Stocks Drop With Risk Aversion Rising; Oil Falls

May 22, 2020

Observations & Insight

Cboe’s Tilly Outlines Exchange Growth Amid Market Disruption
Suzanne Cosgrove – John Lothian News

In a webinar interview Thursday, Cboe Global Markets’ CEO Ed Tilly said the exchange is contemplating reopening the trading floor next month but will not pull the trigger until all the safety protocols have been signed off on. “We’re taking extra precautions before we reopen,” he said.

He also emphasized the value of the trading floor for Cboe customers.

The exchange temporarily pushed to all-electronic trading in the span of just two days in March, abruptly closing its Chicago trading floor in response to the coronavirus pandemic.

“It was such a short time frame — two days — with so much change,” Cboe Chief Executive Officer Ed Tilly recalled in the interview with Kevin McPartland, managing director at Greenwich Associates.

The Cboe floor closed effective Monday, March 16, and exchange staff switched to remote operations. The Securities and Exchange Commission had announced March 14 that it would facilitate a Cboe rule filing to allow the change.

To read the rest of this article, go HERE.


****JJL: In the JLN Bachelier Options Model virtual panel held a week ago, Don Wilson suggested that clearing firms that clear commodity ETFs have an implicit short put risk at the strike price of zero. The ETF holders’ risk ends at zero for the ETF, but the commodity futures can go below zero and that is the risk of the FCM. That may explain why RBC decided to pull back from clearing the business of leading oil ETF USO.

Lead Stories

Stocks Drop With Risk Aversion Rising; Oil Falls
Vildana Hajric and Claire Ballentine – Bloomberg
U.S. stocks fell for a second day as the volatility that has whipsawed investors all week showed few signs of abating. The dollar strengthened and oil snapped a six-day winning steak.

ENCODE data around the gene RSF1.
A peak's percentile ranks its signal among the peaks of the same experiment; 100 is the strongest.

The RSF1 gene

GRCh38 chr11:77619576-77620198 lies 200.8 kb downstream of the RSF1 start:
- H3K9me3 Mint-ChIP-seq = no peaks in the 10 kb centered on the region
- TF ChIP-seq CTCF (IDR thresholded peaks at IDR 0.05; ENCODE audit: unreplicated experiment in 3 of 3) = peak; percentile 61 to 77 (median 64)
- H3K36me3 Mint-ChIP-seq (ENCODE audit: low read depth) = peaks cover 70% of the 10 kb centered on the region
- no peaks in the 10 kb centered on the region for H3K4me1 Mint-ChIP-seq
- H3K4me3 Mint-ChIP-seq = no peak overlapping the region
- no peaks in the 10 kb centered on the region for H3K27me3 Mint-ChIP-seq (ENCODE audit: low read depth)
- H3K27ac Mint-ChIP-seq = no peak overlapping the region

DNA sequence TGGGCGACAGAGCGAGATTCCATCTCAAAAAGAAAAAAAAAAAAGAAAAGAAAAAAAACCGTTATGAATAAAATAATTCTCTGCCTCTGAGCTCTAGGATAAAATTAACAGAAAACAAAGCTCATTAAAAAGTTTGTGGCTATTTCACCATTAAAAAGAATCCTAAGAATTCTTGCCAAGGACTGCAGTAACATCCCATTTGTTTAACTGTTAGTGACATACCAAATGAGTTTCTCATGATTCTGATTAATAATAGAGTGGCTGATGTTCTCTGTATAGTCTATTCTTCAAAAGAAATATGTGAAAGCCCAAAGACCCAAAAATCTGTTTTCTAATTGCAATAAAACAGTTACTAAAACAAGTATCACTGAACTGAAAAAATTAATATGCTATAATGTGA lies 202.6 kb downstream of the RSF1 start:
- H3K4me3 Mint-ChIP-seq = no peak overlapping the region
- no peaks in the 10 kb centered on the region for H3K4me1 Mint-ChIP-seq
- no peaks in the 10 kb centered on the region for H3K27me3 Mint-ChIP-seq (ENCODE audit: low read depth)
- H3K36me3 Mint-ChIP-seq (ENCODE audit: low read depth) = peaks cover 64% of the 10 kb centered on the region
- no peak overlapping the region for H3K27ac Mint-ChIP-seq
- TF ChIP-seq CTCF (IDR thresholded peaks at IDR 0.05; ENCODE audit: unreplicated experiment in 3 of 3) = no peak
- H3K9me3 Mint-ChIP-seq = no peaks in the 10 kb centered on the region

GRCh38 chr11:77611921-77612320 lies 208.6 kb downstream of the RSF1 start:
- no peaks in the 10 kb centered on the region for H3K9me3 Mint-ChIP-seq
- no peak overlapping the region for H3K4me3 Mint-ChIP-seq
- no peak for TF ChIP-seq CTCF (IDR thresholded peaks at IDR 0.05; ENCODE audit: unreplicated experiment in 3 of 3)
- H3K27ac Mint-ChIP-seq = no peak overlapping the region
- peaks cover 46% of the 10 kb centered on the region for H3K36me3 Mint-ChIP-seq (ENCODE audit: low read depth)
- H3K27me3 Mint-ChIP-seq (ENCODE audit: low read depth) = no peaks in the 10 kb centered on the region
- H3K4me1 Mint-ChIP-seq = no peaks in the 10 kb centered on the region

The S&P 500 index was led lower by declines in the energy, financial and materials sectors. The drop comes as traders brace for tension between Washington and Beijing to escalate after China announced plans to impose a national security law on Hong Kong.

USO: Uncleared and present danger
Izabella Kaminska – FT
The United States Oil Fund, currently the world’s most controversial exchange-traded product, has just filed a staggering update to the SEC. (h/t to the FT’s Phil Stafford.)

It notes (our emphasis):

RBC and other market participants , including other FCMs, have taken risk mitigation measures that constrain USO’s ability to invest in the Benchmark Futures Contract and other Oil Futures Contracts. RBC, currently USO’s only FCM, has expressly informed USO that, until further notice, USO may not hold positions in the Benchmark Futures Oil Futures Contract and that it may not purchase any other Oil Futures Contracts for USO’s portfolio through RBC whether or not such purchases would be within the limits permitted by the exchanges. RBC has indicated that such limitation on USO is a result of RBC’s own internal risk management requirements and directions it has received from other regulators in the United States, Canada and the United Kingdom. USO cannot predict with any certainty when and whether RBC will remove these limitations. USO has been engaging in efforts to enter into additional FCM agreements for the purpose of the purchase and sale of Benchmark Oil Futures Contracts as well as other Oil Futures Contracts. To date, USO has not entered into an agreement with any FCM other than RBC and it cannot predict with any certainty when it will do so.